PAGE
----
Willis brings West Valley voice to race
Bill Willis, one of five candidates for position 1 on the board of commissioners, has deep roots in Yamhill County. He’s a third generation resident with a variety of local experience, both in business and public service.
“I’m the most experienced candidate running for the position,” he maintained.
The Willamina resident served on the Willamina School Board for eight years, worked at Hampton Lumber for 12 years and worked in corrections for the U.S. Department of Justice for 20 years. He also operates Yamhill County Beekeeping and manages his own tree farms in Polk and Yamhill counties.
He founded the Willamina’s Bulldog Mat Club, a venue for young wrestlers. And he leads a competitive youth Bible team.
As a county commissioner, he would focus on bringing jobs and business to the county. He would like to see the county and its cities work together in order to identify land that could be attractive to businesses and provide tax incentives for them.
“We aren’t going to change the problems in our county by growing government,” he said. “We are going to change them by growing private industry.”
In addition to creating areas to make it more attractive for businesses to locate, Willis would also like to see the county ensure there is more investment in training for the jobs and trades of the future.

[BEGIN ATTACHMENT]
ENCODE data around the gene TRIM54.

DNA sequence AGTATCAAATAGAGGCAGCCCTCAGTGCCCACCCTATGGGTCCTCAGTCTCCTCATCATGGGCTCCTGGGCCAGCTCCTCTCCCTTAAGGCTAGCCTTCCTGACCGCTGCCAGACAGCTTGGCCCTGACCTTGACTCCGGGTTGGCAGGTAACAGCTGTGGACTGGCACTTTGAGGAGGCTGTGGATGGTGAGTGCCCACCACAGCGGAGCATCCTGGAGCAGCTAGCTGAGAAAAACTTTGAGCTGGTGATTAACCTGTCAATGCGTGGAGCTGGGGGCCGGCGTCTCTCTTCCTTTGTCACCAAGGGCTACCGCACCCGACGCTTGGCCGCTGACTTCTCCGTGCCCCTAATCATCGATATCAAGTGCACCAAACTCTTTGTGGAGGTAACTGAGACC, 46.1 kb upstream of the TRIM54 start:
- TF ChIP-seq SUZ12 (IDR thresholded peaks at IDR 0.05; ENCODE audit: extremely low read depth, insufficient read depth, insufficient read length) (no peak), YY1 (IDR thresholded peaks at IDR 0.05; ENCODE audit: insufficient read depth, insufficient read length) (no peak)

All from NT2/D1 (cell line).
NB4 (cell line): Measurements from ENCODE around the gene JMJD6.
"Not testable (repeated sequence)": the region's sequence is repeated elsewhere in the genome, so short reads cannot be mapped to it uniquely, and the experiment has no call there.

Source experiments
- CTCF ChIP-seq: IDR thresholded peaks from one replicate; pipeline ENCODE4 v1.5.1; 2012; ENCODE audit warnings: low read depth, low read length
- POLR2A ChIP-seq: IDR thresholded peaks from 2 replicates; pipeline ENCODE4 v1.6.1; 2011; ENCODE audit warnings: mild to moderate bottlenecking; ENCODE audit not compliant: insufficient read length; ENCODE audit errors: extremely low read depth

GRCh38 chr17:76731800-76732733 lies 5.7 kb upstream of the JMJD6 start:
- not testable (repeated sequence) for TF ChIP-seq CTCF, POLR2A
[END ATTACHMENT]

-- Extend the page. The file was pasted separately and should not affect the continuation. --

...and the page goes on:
He sees county government as where the “rubber meets the road” and county commissioners as liasons between the people, their local government and officials at the state and federal level.
He also said the county needs to make good use of its money and plan ahead. “We need to make government for both the good times and bad,” he said.
Willis said he is the first commissioner candidate to emerge from the West Valley. He said rural areas in general and that part of the county in particular have been underrepresented.
“We need to have people thinking about more than just the bypass ... or what’s good for McMinnville or Newberg,” he said.
Willis said the county could use its influence to bring more investment and business to rural areas. For example, he said Willamina no longer has a local bank, but could use one.
Willis envisions the role of county commissioners as creating and overseeing policy and making sure that policy is carried out efficiently. While he has no personal agenda to push, he said, he views strengthing families, the elderly and supporting veterans as worthy goals.
“A lot of veterans are coming home and not finding work,” he said. “We need to make sure those vets have good jobs.”
He said investment in education and training for the unemployed is also important.
Willis said he supported the Wallace Bridge project. Unfortunately, he said, government red tape held up a project there that would have fostered tourism and generated jobs.
“We need government to get out of the way of private industry so private industry can grow in our county,” he said.